- Initial medical management
- Opening up of the artery (revascularization)
- Coronary angiography, angioplasty and stents
- Coronary bypass surgery
In order to resupply the heart muscle with oxygen, several treatments are started as soon as the emergency staff arrives:
- If necessary, supplemental oxygen is provided with an oxygen mask or other device;
- Administration of certain medication, mostly intra-venously, aimed either at rendering the blood more fluid (aspirin, anti-coagulants), at putting the heart at rest (beta-blockers) or at decreasing your pain and your blood pressure (nitroglycerine, morphine).
During this period, you will be constantly monitored by medical staff using technological tools to track your electrocardiogram, your blood pressure and your oxygen levels.
Based on your electrocardiogram results and dosages of substances in your blood called cardiac enzymes (troponin and CK), will give rise to 2 likely situations:
Heart attack (myocardial infarction)
- A coronary artery is blocked: it has to be reopened as quickly as possible with an intervention called revascularization as as an emergency;
- A coronary artery is only partially blocked: we have more time to take action. In this situation, coronary angiography will be performed within 24 or 48 hours after your admission to the hospital. Until this coronary angiography is performed, proper monitoring continues in the intensive care unit. Coronary angioplasty, coronary artery bypass surgery or medical treatment without further intervention can be considered.
A coronary artery is constricted without any harm to your heart. In this case coronary angiography or another “non-invasive” exam such as a stress test or other cardiac imaging can be performed (stress echocardiography, myocardial perfusion scintigraphy, CT or MRI).
A coronary angiogram is an exam that enables coronary arteries to be visualized. Under local anesthetic, a plastic catheter is inserted into an artery located in the groin or at the wrist and pushed up into the coronary arteries. The local anesthetic can create a burning sensation. An iodine based contrast product is then injected into the left and right coronary arteries to make the arteries visible using X-rays. It is therefore possible to highlight potential constrictions or complete obstructions that cause heart attacks or unstable angina.
This intervention can also be used to treat constricted arteries, or unblock the blocked arteries. This procedure is called coronary angioplasty. A balloon is placed inside the constricted area and then inflated to unblock the artery and re-establish blood flow. In general, to improve the outcome of the procedure, and prevent a recurrence of constriction, by implanting cylindrical metallic lattices, called stents, inside diseased arteries.
The main discomfort with the procedure is that the patient must remain still and calm on an examination bed for the entire procedure, which lasts between 1 to 2 hours, as well as remain in bed for a few hours after the procedure. This is to help with healing and to prevent bleeding from the puncture site in the groin or on the wrist.
There are 2 types of stents: bare metal stents and stents encoated with medication known as drug eluting stents. These medications are aimed at preventing re-constriction of the arteries. The use of drug eluting stents requires, in addition to aspirin, another type of blood thinner to be taken for at least 12 months (as opposed to only 1 month for bare metal stents). This is because drug eluting stents slightly increase the risk of blood clots (thrombosis); the metal lattice takes longer to be covered with body tissue. Choosing the most suitable stent will depend on factors such as whether surgery is planned for the immediate future. In this case, a bare metal stent will no longer be suitable as risk of bleeding is increased when 2 blood thinners (platelet aggregation inhibitors) are used simultaneously.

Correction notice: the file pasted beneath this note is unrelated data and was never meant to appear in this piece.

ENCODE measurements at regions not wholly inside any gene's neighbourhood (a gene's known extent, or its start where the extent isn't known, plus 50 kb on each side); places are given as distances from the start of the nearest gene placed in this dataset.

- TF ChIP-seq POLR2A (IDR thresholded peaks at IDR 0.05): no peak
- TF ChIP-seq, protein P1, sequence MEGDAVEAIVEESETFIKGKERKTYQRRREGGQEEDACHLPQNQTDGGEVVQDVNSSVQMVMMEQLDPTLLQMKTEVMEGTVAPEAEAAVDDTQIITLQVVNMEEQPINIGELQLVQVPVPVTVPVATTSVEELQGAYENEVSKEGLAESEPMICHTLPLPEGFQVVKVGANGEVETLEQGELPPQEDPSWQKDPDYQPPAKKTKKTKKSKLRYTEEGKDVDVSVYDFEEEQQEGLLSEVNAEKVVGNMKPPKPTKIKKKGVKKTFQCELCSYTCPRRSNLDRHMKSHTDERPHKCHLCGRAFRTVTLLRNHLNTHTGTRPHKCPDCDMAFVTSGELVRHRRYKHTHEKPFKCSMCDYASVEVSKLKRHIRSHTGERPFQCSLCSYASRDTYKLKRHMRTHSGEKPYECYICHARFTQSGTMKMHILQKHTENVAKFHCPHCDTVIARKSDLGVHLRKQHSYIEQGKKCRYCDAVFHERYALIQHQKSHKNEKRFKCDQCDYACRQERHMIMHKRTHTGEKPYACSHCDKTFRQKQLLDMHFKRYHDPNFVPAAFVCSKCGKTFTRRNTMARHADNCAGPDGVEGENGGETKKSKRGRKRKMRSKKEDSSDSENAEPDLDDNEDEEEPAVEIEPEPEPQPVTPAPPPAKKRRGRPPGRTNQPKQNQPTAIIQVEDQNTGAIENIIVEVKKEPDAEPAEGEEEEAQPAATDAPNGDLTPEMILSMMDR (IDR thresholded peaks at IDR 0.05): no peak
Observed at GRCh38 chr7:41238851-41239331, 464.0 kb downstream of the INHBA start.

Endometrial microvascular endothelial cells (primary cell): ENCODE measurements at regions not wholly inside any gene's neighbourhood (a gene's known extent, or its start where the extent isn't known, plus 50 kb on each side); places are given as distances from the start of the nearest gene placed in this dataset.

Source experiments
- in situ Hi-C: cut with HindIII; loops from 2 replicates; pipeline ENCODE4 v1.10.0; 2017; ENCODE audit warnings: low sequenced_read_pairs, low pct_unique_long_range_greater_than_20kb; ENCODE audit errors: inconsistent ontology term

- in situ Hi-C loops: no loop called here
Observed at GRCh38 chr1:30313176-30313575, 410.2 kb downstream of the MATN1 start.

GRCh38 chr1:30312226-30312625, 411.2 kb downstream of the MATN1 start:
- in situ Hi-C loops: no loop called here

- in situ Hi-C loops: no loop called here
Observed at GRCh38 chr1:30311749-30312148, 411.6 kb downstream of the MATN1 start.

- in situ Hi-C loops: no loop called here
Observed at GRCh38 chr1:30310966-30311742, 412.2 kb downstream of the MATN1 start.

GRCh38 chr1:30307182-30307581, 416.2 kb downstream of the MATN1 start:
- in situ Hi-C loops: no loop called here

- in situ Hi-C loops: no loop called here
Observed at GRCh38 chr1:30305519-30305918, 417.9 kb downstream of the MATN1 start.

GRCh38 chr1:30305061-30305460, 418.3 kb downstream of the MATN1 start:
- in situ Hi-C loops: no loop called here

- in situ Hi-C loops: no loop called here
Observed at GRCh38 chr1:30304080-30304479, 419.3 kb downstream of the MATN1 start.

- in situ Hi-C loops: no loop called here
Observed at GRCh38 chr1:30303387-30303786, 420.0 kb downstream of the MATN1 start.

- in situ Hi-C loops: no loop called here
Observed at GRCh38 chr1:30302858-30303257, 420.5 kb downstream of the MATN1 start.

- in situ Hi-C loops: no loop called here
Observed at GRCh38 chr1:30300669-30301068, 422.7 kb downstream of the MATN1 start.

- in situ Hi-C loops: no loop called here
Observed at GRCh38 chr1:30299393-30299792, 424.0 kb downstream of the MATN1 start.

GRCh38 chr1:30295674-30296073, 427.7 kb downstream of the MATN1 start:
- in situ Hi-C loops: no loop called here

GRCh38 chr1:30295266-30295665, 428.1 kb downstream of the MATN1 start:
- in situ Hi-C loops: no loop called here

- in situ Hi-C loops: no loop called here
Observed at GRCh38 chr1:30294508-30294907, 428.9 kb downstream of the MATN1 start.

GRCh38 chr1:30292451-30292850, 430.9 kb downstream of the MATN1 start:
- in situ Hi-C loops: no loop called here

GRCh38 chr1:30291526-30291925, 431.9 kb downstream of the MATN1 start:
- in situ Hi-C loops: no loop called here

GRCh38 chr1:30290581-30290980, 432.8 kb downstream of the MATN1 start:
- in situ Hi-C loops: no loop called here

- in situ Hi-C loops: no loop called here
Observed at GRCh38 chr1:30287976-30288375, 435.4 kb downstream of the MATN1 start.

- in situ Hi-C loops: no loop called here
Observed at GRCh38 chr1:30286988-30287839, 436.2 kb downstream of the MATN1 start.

Therefore, you must never stop taking platelet aggregation inhibitors without speaking to your physician or cardiologist first.
As with any procedure, coronary angiography and angioplasty carry some risk:
- The most common complication is bleeding at the puncture site, which is the place where the needle was inserted. Your cooperation is essential in order to minimize this occurrence. At the end of the procedure the arterial puncture site is sealed with either a stitch, a plug or compressed for a prolonged time period. Once the artery is no longer bleeding, it is important to keep the affected leg outstretched until a nurse or the physician instructs you to move it. One must avoid carrying weights greater than 5 kg or exerting yourself with physical exercise for 2 days after the procedure.
Other rare complications that may occur are:
- Cardiac arrhythmias (acceleration or slowing of the heart, or even cardiac arrest).
- A heart attack provoked by the procedure itself.
- Decreased kidney function resulting from the contrast product.
- A very complex situation may be impossible to treat with angioplasty and may require coronary artery bypass surgery.
- Transitory or permanent neurological deficits are very rare but can result from a blood clot migrating to the brain.
This is surgery that usually requires opening the chest (thoracotomy) and temporarily arresting the heart. The aim is to use segments of your own veins or arteries and to graft them to your coronary arteries so as to by-pass the areas that are narrow or blocked by atherosclerosis.
These days, cardiac revascularization surgery is proposed less frequently because coronary angioplasty has become effective and safe. However, there are situations when coronary artery bypass surgery is more suitable:
- Atherosclerosis lesions that are too complex or difficult to treat with angioplasty.
- Complications during the angioplasty procedure.